Northern Ireland MPs were united in their comfort zone yesterday to oppose the big rise in university tuition fees, a position said to be endorsed by leading business woman Joanna Stuart conducting a review into the local scene. But what about Queen’s which is committed to keeping its place in the elite Russell Group as a leading research and teaching university? While Peter Gregson the Queen’s vice chancellor has stayed mum as far as I can see, Russell Group reaction to yesterday’s vote was firmly in favour of the huge hike and it’s highly unlikely that Queen’s, left to its own devices would want to settle for the existing 3k cap, rather than join the pack and go for between 6 k and 9K per year. Sadly the tuition fees controversy has split NI’s two universities as Mark Devenport has noted – and no wonder.
Following the example of the MPs, will the Assembly and the Executive back the students and keep the cap, thus risking Queen’s position as a leading university? I presume they will. If so, Queen’s is bound to lose out. This looks like a circle that can’t be squared.
From their arguments in the Commons yesterday NI parties sound committed to sticking with their usual blame the Brits posture. Sammy Wilson ( DUP East Antrim, NI Finance Minister) led the attack against what local MPs represented as yet another example of Westminster’s lack of respect for devolution – a charge to which Westminster would reply – the choice is yours.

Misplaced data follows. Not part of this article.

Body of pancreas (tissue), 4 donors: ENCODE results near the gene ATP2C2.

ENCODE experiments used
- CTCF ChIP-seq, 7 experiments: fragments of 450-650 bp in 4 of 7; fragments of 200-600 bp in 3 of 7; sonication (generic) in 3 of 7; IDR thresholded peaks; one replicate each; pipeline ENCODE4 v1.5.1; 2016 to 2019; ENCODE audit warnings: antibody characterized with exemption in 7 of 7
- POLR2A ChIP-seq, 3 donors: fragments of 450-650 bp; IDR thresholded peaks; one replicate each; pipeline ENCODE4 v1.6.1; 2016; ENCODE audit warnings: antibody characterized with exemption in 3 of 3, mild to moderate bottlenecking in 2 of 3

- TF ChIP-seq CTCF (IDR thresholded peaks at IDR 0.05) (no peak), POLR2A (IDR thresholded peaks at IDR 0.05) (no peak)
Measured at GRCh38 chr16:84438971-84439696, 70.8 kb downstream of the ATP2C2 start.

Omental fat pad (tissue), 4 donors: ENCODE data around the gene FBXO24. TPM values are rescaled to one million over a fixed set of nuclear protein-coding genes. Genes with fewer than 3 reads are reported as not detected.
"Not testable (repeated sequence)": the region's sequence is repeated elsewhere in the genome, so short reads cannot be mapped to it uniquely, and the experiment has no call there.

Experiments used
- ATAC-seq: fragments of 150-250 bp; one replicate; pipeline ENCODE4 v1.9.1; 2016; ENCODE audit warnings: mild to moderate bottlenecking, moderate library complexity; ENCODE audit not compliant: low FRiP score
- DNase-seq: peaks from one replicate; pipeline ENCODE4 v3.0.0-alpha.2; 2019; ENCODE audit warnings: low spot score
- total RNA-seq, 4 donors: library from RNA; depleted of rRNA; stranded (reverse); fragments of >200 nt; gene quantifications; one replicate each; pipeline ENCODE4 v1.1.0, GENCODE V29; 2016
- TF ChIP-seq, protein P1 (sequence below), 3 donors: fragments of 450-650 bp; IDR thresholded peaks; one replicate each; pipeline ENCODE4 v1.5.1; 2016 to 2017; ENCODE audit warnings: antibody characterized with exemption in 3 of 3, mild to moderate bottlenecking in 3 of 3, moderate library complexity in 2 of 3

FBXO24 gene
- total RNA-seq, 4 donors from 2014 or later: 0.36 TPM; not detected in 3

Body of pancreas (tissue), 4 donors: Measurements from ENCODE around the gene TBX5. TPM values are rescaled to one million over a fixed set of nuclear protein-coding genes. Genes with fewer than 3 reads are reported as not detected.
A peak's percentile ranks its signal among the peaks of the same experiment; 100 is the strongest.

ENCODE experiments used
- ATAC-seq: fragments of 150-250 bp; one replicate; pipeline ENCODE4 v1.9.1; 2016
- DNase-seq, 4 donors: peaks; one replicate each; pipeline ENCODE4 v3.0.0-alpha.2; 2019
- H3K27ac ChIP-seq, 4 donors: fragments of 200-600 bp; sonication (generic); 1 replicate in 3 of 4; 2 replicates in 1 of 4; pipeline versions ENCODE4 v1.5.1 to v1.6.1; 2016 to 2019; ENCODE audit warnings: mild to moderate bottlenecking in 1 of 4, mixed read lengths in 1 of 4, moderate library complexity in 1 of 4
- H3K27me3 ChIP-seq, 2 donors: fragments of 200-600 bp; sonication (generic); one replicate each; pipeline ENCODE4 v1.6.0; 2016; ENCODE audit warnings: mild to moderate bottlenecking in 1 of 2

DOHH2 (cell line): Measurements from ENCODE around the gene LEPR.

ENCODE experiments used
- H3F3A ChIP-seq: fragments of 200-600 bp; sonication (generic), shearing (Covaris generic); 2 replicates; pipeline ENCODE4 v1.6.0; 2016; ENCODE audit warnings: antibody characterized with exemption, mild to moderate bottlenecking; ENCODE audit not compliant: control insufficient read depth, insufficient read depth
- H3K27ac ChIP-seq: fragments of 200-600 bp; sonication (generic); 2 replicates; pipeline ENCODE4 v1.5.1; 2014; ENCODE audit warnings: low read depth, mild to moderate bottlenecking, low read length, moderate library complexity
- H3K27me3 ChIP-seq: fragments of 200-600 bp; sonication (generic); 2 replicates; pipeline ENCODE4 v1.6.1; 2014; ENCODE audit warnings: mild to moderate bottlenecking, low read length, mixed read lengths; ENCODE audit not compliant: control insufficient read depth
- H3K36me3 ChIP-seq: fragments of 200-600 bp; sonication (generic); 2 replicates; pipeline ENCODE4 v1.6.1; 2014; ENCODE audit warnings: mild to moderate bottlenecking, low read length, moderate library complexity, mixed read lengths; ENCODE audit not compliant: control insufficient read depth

People may say, “What’s this got to do with people from Northern Ireland, because after all, under devolution, it is up to the devolved Administrations in Scotland, Wales and Northern Ireland to decide their higher education policy?” but that is factually incorrect, because ahead of this vote the Government decided that resources that would have been taken out of higher education were taken out of devolved budgets. Northern Ireland will therefore lose more than £200 million as a result of a decision made on the basis of a vote that has not yet been taken. That restricts the ability of devolved Administrations to set their own policies.
Alasdair McDonnell ( SDLP South Belfast including the Queen’s area) highlighted the special problem of the brain drain. Might a fees hike turn out to be the ill wind that keeps talent at home?
A large number of students from Northern Ireland, particularly from my own constituency, undertake their studies at universities in England and will therefore be subject to the higher fees. Indeed, in Northern Ireland nearly a third of our students move outside Northern Ireland; in my constituency, that percentage is even higher.
I was once a medical student, but I cannot imagine any medical student or student of architecture-as the hon. Member for Ipswich (Ben Gummer) suggested-now emerging from university with debts of less than £100,000.
A fearsome thought. You might think that this is a policy ripe for an election winning boost of £2 – 3 billion. You might be right, but note that Labour leader Ed Miliband has refused to fall into a Lib Dem type trap and make a pledge he can’t keep. In that case, Queen’s, alone of UK universities, could face a bleak outlook.
Former BBC journalist and manager in Belfast, Manchester and London, Editor Spolight; Political Editor BBC NI; Current Affairs Commissioning editor BBC Radio 4; Editor Political and Parliamentary Programmes, BBC Westminster; former London Editor Belfast Telegraph. Hon Senior Research Fellow, The Constitution Unit, Univ Coll. London